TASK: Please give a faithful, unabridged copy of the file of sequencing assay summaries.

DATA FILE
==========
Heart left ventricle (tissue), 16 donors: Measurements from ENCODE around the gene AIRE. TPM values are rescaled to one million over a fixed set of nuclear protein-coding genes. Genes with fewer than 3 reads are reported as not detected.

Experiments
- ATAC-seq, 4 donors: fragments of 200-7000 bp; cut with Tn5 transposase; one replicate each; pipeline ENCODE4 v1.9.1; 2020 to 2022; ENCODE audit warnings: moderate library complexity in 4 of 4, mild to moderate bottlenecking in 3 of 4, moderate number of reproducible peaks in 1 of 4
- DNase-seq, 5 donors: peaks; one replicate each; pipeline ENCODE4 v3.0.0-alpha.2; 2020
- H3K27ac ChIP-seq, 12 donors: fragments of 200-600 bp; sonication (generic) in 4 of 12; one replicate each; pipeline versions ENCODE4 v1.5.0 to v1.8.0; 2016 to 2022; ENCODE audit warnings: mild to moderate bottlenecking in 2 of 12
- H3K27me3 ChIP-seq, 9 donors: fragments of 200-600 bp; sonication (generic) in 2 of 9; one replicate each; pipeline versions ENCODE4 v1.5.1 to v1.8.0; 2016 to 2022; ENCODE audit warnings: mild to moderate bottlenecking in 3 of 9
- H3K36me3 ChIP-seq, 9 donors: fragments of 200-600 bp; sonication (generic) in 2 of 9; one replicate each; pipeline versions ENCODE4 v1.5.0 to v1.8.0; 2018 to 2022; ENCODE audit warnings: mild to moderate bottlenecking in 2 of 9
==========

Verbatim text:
Heart left ventricle (tissue), 16 donors: Measurements from ENCODE around the gene AIRE. TPM values are rescaled to one million over a fixed set of nuclear protein-coding genes. Genes with fewer than 3 reads are reported as not detected.

Experiments
- ATAC-seq, 4 donors: fragments of 200-7000 bp; cut with Tn5 transposase; one replicate each; pipeline ENCODE4 v1.9.1; 2020 to 2022; ENCODE audit warnings: moderate library complexity in 4 of 4, mild to moderate bottlenecking in 3 of 4, moderate number of reproducible peaks in 1 of 4
- DNase-seq, 5 donors: peaks; one replicate each; pipeline ENCODE4 v3.0.0-alpha.2; 2020
- H3K27ac ChIP-seq, 12 donors: fragments of 200-600 bp; sonication (generic) in 4 of 12; one replicate each; pipeline versions ENCODE4 v1.5.0 to v1.8.0; 2016 to 2022; ENCODE audit warnings: mild to moderate bottlenecking in 2 of 12
- H3K27me3 ChIP-seq, 9 donors: fragments of 200-600 bp; sonication (generic) in 2 of 9; one replicate each; pipeline versions ENCODE4 v1.5.1 to v1.8.0; 2016 to 2022; ENCODE audit warnings: mild to moderate bottlenecking in 3 of 9
- H3K36me3 ChIP-seq, 9 donors: fragments of 200-600 bp; sonication (generic) in 2 of 9; one replicate each; pipeline versions ENCODE4 v1.5.0 to v1.8.0; 2018 to 2022; ENCODE audit warnings: mild to moderate bottlenecking in 2 of 9